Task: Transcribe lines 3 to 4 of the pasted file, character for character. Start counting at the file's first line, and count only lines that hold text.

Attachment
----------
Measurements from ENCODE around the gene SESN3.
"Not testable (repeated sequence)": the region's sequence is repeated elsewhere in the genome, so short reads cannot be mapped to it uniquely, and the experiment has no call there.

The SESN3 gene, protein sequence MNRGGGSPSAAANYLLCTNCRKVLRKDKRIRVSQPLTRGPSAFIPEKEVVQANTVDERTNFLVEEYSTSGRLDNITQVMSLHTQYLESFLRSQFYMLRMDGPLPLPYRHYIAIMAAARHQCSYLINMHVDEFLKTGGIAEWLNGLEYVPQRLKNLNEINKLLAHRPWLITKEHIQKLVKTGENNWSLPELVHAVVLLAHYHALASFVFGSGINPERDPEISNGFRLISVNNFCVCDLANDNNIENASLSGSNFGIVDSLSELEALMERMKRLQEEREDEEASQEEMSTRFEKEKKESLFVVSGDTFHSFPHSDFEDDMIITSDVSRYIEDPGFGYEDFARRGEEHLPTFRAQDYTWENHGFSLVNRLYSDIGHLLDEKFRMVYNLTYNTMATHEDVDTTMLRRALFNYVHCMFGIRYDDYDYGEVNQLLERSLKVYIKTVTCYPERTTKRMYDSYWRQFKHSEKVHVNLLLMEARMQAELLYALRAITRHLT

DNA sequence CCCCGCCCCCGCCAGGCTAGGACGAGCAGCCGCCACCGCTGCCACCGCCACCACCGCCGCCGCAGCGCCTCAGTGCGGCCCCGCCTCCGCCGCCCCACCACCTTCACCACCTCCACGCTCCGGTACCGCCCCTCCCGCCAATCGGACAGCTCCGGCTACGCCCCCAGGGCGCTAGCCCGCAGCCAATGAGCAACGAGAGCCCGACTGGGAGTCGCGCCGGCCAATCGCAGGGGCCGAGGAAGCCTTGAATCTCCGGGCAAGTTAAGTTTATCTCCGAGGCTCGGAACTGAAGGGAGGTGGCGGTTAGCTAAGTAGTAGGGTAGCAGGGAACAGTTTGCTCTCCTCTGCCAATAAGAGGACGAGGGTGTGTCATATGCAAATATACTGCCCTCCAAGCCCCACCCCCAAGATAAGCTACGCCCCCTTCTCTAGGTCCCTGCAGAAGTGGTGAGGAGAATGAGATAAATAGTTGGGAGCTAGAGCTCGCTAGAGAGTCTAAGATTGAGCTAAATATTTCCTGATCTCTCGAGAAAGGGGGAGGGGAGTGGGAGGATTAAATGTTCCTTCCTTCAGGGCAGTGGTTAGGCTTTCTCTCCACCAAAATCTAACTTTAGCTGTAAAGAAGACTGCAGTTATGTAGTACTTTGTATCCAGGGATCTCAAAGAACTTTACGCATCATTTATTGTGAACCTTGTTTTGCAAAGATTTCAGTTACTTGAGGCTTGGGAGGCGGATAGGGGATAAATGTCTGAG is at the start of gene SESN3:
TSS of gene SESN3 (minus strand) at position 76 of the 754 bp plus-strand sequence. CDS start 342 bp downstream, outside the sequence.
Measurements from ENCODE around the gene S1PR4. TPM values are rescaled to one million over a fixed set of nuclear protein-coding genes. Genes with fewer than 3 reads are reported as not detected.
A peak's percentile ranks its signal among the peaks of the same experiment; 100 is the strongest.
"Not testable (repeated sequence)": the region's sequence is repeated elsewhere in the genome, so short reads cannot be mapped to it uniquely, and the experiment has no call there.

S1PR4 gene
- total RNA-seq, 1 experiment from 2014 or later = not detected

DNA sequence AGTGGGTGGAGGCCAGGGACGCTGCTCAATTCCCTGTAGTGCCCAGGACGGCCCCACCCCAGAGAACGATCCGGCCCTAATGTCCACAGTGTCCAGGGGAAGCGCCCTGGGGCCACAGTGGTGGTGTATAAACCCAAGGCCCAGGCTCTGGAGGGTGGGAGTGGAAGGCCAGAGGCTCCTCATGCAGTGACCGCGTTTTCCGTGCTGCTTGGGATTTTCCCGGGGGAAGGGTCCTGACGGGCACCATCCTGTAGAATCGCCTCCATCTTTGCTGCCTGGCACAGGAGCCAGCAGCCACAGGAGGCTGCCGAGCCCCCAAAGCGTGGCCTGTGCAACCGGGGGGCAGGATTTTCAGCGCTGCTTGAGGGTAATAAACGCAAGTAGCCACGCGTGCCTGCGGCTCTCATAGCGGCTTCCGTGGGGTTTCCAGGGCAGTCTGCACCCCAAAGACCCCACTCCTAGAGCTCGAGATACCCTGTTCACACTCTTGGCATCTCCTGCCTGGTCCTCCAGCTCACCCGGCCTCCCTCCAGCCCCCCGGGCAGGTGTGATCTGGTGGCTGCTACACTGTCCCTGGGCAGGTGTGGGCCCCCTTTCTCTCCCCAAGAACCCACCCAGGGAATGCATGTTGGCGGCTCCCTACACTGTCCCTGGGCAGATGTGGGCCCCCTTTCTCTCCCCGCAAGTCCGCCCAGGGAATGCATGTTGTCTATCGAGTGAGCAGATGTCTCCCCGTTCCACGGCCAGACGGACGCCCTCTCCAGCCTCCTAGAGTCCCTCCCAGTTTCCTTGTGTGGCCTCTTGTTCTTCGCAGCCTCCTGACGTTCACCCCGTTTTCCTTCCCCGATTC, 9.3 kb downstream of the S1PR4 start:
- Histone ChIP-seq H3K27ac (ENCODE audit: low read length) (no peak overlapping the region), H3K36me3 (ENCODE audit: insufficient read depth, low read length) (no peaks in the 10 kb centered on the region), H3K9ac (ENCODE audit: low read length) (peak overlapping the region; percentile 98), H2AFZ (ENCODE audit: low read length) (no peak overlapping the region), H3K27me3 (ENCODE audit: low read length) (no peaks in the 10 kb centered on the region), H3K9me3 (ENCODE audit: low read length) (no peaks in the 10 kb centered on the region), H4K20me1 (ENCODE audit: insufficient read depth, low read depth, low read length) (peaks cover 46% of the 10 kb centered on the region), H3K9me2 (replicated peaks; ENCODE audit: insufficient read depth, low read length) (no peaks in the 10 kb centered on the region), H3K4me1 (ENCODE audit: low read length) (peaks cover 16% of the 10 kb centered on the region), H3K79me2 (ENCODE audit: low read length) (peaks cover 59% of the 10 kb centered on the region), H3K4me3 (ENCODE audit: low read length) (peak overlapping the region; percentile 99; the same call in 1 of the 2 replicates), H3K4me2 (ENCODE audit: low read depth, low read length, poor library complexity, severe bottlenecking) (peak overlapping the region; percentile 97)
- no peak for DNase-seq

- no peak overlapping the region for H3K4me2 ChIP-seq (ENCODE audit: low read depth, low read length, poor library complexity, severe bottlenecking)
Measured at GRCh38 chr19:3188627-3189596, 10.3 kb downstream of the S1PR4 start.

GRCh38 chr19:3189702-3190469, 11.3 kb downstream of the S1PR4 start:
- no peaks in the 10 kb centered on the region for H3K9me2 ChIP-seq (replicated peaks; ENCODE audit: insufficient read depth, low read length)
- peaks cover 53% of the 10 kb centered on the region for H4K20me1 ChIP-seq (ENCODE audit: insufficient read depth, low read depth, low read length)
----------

The SESN3 gene, protein sequence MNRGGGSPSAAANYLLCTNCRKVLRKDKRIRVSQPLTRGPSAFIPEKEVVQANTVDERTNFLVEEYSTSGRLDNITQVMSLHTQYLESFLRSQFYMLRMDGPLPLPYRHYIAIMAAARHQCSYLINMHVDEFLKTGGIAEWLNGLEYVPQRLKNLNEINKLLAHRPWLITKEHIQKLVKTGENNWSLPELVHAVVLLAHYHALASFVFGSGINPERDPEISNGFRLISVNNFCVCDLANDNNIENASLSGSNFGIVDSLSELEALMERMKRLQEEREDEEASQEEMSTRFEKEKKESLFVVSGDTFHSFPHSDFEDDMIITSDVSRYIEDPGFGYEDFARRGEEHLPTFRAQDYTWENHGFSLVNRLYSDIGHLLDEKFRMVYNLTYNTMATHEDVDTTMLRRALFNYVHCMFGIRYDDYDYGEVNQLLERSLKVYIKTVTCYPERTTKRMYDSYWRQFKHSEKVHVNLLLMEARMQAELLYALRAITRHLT

DNA sequence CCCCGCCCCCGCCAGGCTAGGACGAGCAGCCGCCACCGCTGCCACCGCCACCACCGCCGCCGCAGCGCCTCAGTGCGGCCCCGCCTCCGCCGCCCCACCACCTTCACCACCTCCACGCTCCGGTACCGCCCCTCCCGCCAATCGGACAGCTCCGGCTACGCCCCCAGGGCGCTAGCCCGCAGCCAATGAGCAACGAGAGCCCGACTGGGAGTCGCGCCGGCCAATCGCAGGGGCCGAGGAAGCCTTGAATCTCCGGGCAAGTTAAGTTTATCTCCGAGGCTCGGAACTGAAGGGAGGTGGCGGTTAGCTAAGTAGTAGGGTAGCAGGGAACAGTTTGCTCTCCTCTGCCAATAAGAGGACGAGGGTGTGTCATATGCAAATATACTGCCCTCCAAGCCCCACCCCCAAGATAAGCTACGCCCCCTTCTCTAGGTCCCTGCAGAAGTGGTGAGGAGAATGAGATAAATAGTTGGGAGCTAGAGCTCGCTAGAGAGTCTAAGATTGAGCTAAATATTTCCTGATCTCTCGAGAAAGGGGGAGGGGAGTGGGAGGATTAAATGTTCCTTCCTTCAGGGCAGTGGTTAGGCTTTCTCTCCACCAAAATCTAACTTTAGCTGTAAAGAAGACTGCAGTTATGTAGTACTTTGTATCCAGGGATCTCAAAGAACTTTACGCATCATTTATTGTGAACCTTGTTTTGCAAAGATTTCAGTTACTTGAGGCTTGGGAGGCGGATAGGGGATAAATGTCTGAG is at the start of gene SESN3: